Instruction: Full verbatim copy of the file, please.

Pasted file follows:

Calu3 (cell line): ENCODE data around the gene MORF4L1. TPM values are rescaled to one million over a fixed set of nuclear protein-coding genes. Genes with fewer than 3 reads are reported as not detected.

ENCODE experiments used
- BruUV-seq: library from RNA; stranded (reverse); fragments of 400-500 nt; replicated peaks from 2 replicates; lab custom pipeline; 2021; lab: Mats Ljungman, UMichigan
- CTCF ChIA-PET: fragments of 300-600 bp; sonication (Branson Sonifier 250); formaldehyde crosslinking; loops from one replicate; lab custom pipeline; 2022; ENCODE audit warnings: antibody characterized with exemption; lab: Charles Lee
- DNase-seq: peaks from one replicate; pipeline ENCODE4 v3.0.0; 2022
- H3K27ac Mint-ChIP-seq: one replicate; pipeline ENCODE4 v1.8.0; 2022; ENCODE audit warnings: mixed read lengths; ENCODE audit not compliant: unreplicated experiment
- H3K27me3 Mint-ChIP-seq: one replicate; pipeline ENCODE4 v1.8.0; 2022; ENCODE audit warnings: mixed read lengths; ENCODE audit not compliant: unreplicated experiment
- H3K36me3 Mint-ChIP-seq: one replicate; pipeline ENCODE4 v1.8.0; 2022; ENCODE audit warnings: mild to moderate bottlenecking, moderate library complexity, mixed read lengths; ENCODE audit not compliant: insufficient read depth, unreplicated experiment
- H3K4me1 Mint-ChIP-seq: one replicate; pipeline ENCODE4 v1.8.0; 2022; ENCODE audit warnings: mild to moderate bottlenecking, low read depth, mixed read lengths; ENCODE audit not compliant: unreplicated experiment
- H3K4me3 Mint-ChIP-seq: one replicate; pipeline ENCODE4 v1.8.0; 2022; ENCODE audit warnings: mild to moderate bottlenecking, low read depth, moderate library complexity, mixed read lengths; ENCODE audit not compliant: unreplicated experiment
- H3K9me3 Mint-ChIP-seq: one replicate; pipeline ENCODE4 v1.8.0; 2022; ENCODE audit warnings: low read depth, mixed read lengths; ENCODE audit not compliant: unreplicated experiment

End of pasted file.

Calu3 (cell line): ENCODE data around the gene MORF4L1. TPM values are rescaled to one million over a fixed set of nuclear protein-coding genes. Genes with fewer than 3 reads are reported as not detected.

ENCODE experiments used
- BruUV-seq: library from RNA; stranded (reverse); fragments of 400-500 nt; replicated peaks from 2 replicates; lab custom pipeline; 2021; lab: Mats Ljungman, UMichigan
- CTCF ChIA-PET: fragments of 300-600 bp; sonication (Branson Sonifier 250); formaldehyde crosslinking; loops from one replicate; lab custom pipeline; 2022; ENCODE audit warnings: antibody characterized with exemption; lab: Charles Lee
- DNase-seq: peaks from one replicate; pipeline ENCODE4 v3.0.0; 2022
- H3K27ac Mint-ChIP-seq: one replicate; pipeline ENCODE4 v1.8.0; 2022; ENCODE audit warnings: mixed read lengths; ENCODE audit not compliant: unreplicated experiment
- H3K27me3 Mint-ChIP-seq: one replicate; pipeline ENCODE4 v1.8.0; 2022; ENCODE audit warnings: mixed read lengths; ENCODE audit not compliant: unreplicated experiment
- H3K36me3 Mint-ChIP-seq: one replicate; pipeline ENCODE4 v1.8.0; 2022; ENCODE audit warnings: mild to moderate bottlenecking, moderate library complexity, mixed read lengths; ENCODE audit not compliant: insufficient read depth, unreplicated experiment
- H3K4me1 Mint-ChIP-seq: one replicate; pipeline ENCODE4 v1.8.0; 2022; ENCODE audit warnings: mild to moderate bottlenecking, low read depth, mixed read lengths; ENCODE audit not compliant: unreplicated experiment
- H3K4me3 Mint-ChIP-seq: one replicate; pipeline ENCODE4 v1.8.0; 2022; ENCODE audit warnings: mild to moderate bottlenecking, low read depth, moderate library complexity, mixed read lengths; ENCODE audit not compliant: unreplicated experiment
- H3K9me3 Mint-ChIP-seq: one replicate; pipeline ENCODE4 v1.8.0; 2022; ENCODE audit warnings: low read depth, mixed read lengths; ENCODE audit not compliant: unreplicated experiment